IWF Binder of Women Candidates for High Office
January 24, 2013 | By Independent Womens Forum | Impressions: 1233 |
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What happens when citizens are informed of the negative consequences of regulations such as the so-called “Healthy Families Act” (HFA)?
How important is the issue of paid leave to voters? And what happens when citizens are informed of the negative consequences of universal paid leave?
A discussion sponsored by the Independent Women's Forum in conjunction with the London Center for Policy Research | Spring 2016
We all want women to succeed in living out their dreams – whether those dreams are to become the CEO of a major corporation, the President of the United States, a home-based entrepreneur, or a stay-at-home mother raising strong children and building a healthy community. We need policies that help women achieve those dreams by creating the conditions for a growing economy that offers a wide variety of jobs with different benefit packages and work arrangements. We need families to be able to get ahead and craft the lives they want with a system that rewards work, allows them to keep more of what they earn, and gives them greater control over resources. The Independent Women’s Forum proudly offers this Working for Women Agenda with specific policy reforms that advance this cause and will give women greater opportunity to flourish by removing government regulations that hold them back and encouraging the creation of a more dynamic, innovative, and flexible work world. Working for Women already has the support by dozens of leaders in the conservative movement.
Julie Gunlock Culture of Alarmism Director rin Hawley Legal Fellow Hadley Heath anning Director of Health Policy Charlotte Hays Director of Cultural Programs Ashley B. Carter Grassroots Director Amber Schwartz Director of Outreach Celia eyer Commu
Dear IWF Friends and Supporters, It is with great pleasure that I welcome you to the 2015 Woman of Valor dinner to celebrate our shared commitment to liberty for women and all Americans.
The Independent Women’s Forum (IWF) has developed a reputation for putting on spirited but civil panels that address tough questions, but I don’t think we’ve ever tackled a more crucial issue than this one: the future—if there is one—of marriage. An astonishing 40 percent of children in the U.S. are born to unmarried women, a clear indication that marriage as an institution appears to be in jeopardy. Many never-married, low-income women are struggling to raise children in single-parent households, while a significant portion of more affluent young people are opting out of marriage in favor of a single’s lifestyle. Does all this mean that marriage is beyond saving? Can marriage be saved? Should it be saved? On the answers to these questions hang economic outcomes for families and the overall character of our society. We convened a distinguished panel composed of, as a friend of mine put it, “everybody you’d most want to hear from on this topic in one room at one time.” We thank our panelists for such an impressive and provocative discussion. It was so good we wanted to preserve it and make it available to an even wider audience.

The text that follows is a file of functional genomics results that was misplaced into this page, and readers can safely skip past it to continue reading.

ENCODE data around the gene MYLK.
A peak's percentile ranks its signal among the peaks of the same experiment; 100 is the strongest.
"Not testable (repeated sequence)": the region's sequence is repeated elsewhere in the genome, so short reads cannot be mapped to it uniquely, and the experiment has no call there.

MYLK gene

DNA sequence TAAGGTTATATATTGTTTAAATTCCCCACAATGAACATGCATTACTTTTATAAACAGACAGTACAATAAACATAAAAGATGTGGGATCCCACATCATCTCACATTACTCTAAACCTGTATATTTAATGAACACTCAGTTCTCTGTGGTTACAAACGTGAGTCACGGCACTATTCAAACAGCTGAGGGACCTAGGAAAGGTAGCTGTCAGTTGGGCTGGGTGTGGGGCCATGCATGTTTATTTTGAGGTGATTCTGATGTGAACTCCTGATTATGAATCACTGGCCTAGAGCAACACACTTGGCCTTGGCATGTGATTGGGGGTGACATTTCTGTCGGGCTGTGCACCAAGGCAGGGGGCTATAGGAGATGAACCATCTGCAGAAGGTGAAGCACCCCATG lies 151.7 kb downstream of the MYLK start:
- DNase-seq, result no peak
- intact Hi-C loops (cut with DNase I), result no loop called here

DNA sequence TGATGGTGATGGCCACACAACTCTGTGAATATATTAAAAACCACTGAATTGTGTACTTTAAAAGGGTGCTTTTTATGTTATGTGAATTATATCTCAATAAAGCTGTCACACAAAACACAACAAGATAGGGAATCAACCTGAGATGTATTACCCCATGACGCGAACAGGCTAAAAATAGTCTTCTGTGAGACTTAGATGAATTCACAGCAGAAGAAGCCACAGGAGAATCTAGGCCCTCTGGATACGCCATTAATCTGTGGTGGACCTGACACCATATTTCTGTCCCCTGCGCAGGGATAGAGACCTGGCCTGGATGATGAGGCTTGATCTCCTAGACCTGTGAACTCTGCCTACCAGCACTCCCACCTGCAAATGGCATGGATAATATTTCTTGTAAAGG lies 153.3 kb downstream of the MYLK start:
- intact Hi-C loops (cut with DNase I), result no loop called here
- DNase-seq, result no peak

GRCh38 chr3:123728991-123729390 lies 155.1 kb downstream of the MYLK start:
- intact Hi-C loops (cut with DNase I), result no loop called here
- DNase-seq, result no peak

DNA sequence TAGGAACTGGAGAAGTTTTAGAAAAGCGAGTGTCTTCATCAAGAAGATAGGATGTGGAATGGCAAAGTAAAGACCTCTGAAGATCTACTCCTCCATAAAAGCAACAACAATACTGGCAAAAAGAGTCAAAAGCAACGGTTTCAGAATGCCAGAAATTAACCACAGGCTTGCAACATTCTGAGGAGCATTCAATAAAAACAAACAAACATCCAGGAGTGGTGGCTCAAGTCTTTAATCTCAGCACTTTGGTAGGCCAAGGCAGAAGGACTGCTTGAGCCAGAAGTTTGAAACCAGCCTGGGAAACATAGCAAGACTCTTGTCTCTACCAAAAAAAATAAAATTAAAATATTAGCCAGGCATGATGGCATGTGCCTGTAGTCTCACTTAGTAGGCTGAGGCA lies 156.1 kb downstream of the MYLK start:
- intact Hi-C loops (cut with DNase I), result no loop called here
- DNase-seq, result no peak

A discussion hosted by the Independent Women's Forum [SUMMER 2014]. Featuring: SABRINA SCHAEFFER Executive Director of the Independent Women's Forum. She is a regular contributor to Forbes, as well as Ricochet, The Hill, and National Review. She is a frequent commentator on Forbes on Fox and appears often on Your World with Neil Cavuto as well as on NBC, CNN, and MSNBC. CHRISTINA HOFF SOMMERS Resident Scholar at the American Enterprise Institute and prolific author whose works include Who Stole Feminism?; The War Against Boys, and most recently Freedom Feminism: Its Surprising History and Why it Matters Today. She is also now known as the "Factual Feminist" after her popular weekly vlog that debunks agenda-driven false figures and misleading claims. STUART TAYLOR Nonresident Senior Fellow at the Brookings Institution, where he focuses on legal policy, as well as a contributing editor to National Journal. He has practiced law, taught "Law and the News media" at Sanford University Law School, and covered the Supreme Court. He is also the author of two important books, including Until Proven Innocent: Political Correctness and the Shameful Injustices of the Duke Lacrosse Rape Case. CATHY YOUNG Contributing editor at Reason Magazine and Reason.com and columnist for the New York Daily News. Young has been a columnist for the Boston Globe and has appeared in The New York Times, the Wall Street Journal, and The New Republic. She writes frequently on women's issues. ANDREA BOTTNER Lawyer, political appointee, and expert on women's issues who has served as Director for the Office of International Women's Issues at the U.S. Department of State. Bottner served as Principal Deputy Director and later as Acting Director of the Office on Violence Against Women at the U.S. Department of Justice. She is a Board Member of the National Domestic Violence Hotline.
182 — LEAN TOGETHER As I write this, MTV’s 16 and Pregnant , a popular reality show that proles pregnant teens and their “baby daddies,” is launching a fth season. This is not a niche show. When one of the stars went to prison for illegal drugs, the incident rated a segment introduced by George Stephanopoulos on ABC News. More recently, another reality television star, Kim Kardashian, made the cover of Vogue . Kardashian is a household name, of course, who married rapper Kanye West—already the father of her child—in a gazillion- dollar ceremony that merited glittering, wall-to-wall coverage. None of the celebrity journalists who covered it betrayed the slightest discomfort with the—uh—situation. But let’s wish her luck—her previous marriage, launched on her reality show, lasted only 72 days. If modesty and hard work are character traits you value, the Duke University freshman who recently announced that she found it “exciting, thrilling, and empowering” to earn money working as a porn star will concern you. Noting that the coed—who used the nom de porn Belle Knox—had spoken publicly about “rough sex,” the liberal Washington Post columnist Ruth Marcus penned a column headlined “Hook-Up Culture Run Amok.” Marcus wrote: Knox’s pathetic story wouldn’t be worth examining— exploiting?—if it didn’t say something deeper about the hook-up culture run amok and the demise of shame. In an age of sexting and Snapchat, of “Girls Gone Wild” and friends with benets, perhaps it’s easy to confuse the relative merits of waitressing and sex work. “To be perfectly honest, I felt more degraded in a minimum-wage, blue collar, low-paying service job than I ever did doing porn,” Knox said of her high school waitressing job. 1 To be perfectly honest, Belle Knox’s story also prompts a frank discussion on the meaning of what used to be called an honest day’s work. What